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As markets welcome Bolsonaro, Brazil’s ELT sector hopes for boost

Jair Bolsonaro’s election as Brazil’s president is seen as a boost for the nation’s ELT industry, stakeholders have told The PIE News. Chosen by 55% of voters to run the world’s ninth largest economy, the former military captain is expected to stabilise the currency exchange rate and attract international investment, in turn attracting students.

Bolsonaro BrazilThe far-right president-elect of Brazil is expected to boost the nation's ELT secor. Photo: Wilson Dias/Agência Brasil

On the inbound perspective, there’s more to be done

The effects have already started: as the election results were announced on October 28, Brazil’s Bovespa index finished the month up more than 8%, bucking an overall negative trend for global stocks. Bolsonaro will be sworn into office on January 1, when the situation is expected to be considerably better.

“Investing in education is what will put Brazil back on track”

STB’s president José Carlos Hauer Santos Jr said he believes the next four years will be marked by high productivity for the ELT sector. He expects the dollar currency fluctuation, that has been unstable since march, to settle down soon.

“We shall have international investment on the rise, which will prompt currency rate [gains] and put our economy back on track in 2019”, said Hauer.

He predicted economic retraction if Bolsonaro’s opponent had won.

Victor Hugo Baseggio, director of another major education counselling company CI Intercâmbio, was also confident of a gradual and continuous upturn in the upcoming months.

“There’s investment on hold, and the consumer is also waiting for a most favourable moment to invest in international education. Many of those who didn’t [invest] in 2018 are bound to come back in 2019”, said Baseggio.

In fact, BELTA research this year showed that currency rate is the most important aspect considered by students when choosing the country of destination. It is followed by quality of life, the possibility of work, and immigration.

“Many of those who didn’t invest in 2018 are bound to come back in 2019”

The same report found that the devaluation of the Brazilian currency to the US dollar and the euro is the most prominent factor negatively affecting ELT businesses, according to its agency members.

By attending to market expectations, Bolsonaro may strengthen the ELT sector, and crucially specialists understand that the matter is strictly economic.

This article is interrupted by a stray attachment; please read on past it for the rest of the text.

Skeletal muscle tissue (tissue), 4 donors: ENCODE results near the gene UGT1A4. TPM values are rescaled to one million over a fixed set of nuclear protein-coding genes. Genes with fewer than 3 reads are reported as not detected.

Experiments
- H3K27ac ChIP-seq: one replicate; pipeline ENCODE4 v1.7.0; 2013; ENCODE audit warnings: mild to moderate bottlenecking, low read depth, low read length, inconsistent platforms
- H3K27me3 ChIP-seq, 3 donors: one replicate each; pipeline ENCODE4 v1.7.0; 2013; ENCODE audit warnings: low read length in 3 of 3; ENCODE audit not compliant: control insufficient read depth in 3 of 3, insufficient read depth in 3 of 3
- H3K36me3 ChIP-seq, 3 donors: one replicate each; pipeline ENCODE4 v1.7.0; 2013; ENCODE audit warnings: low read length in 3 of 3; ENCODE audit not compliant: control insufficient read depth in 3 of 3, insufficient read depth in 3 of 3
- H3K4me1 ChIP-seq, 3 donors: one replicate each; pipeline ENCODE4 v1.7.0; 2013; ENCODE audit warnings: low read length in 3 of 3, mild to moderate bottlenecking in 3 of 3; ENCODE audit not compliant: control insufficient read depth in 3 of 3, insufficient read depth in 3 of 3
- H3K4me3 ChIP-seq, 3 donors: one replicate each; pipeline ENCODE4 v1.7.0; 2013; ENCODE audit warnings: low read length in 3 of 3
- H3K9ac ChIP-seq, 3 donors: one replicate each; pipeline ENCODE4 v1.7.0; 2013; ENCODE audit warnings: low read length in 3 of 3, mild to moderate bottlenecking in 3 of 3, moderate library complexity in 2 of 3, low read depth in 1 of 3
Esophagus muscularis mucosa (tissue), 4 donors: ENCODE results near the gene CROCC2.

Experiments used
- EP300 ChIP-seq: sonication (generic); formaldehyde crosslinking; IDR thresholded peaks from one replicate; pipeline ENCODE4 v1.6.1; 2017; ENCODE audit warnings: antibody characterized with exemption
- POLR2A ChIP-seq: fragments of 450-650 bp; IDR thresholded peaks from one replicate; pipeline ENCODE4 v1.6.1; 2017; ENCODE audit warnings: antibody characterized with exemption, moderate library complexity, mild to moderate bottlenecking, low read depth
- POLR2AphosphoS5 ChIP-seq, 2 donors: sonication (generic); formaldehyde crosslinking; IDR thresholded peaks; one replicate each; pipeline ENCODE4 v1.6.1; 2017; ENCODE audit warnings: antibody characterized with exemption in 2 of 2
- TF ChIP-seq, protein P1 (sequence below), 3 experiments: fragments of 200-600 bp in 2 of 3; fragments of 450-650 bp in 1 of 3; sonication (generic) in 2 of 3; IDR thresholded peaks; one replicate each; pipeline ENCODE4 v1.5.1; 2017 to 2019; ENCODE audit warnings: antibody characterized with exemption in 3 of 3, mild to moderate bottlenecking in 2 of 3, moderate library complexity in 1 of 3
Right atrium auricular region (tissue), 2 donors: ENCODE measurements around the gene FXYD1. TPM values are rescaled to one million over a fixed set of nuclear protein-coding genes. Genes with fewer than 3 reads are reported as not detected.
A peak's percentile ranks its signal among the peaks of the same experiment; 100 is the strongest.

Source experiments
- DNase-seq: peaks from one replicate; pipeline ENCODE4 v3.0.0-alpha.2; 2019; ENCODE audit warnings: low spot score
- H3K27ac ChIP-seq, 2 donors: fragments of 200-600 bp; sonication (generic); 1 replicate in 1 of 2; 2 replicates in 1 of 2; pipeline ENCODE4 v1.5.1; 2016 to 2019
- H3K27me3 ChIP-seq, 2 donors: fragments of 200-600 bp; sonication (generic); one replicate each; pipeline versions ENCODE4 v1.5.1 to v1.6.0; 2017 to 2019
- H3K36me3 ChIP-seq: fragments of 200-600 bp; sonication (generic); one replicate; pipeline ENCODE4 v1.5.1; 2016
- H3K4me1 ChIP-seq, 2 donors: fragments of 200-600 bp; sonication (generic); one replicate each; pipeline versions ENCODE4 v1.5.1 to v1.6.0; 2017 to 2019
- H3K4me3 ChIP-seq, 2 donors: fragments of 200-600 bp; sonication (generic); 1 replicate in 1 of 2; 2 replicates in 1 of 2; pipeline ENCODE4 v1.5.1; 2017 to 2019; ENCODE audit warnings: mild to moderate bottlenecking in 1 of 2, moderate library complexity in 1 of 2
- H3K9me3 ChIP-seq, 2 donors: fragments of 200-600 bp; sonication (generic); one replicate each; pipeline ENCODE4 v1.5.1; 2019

Even though his far-right politics have attracted international critics, it is deemed very unlikely that the division caused by the election might prompt students to go abroad.

“Nobody leaves Brazil because of ideological issues”, as Santos Hauer put it.

Maura Leão, BELTA president supported this view stating that: “everyone knows that international borders are closing nowadays. To make it worth going abroad, it is important to do something of quality that brings a change into one’s education”.

International education didn’t play part of the discussions on the campaign trail. Bolsonaro vaguely mentioned “valorising national talents and attracting international ones to generate technology, jobs and income here”.

He set out the idea of creating technological and educational hubs, with researchers connected to private companies in order to generate ideas, products and revenue.

“It’s important international HEIs adapt their products to the Brazilian market”

According to Daniel Gouvêa, manager of interchange for CVC, international education is now part of the conversation in many Brazilian families. This, along with the incorporation of English classes in regular schools, sets new expectations for the market.

“It is important that international institutions adapt their products to the Brazilian market, offering options that fit university students, young professionals, adults and elders”, said Gouvêa. He also stressed the necessity of efficient diplomacy to permit interchange with international universities.

On the inbound perspective, there’s even more to be done according to Leão, who said Brazilian governments haven’t done enough to promote Study in Brazil programs.

“We’ve been fighting for public policies to welcome international students to Brazil’s schools and universities [since 2015]”, said Maura.

“To make it effective, we have to improve on visa policy, work and internship [rights], public security, specific student housing, courses in English offered in Brazilians institutions and in many subjects”, claimed Belta’s president.

“A responsible [president] must understand that investing in education is what will put Brazil back on track. Policies to raise the numbers of students with access to international education is the best way, so they can later return and apply their experience”, Leão concluded.

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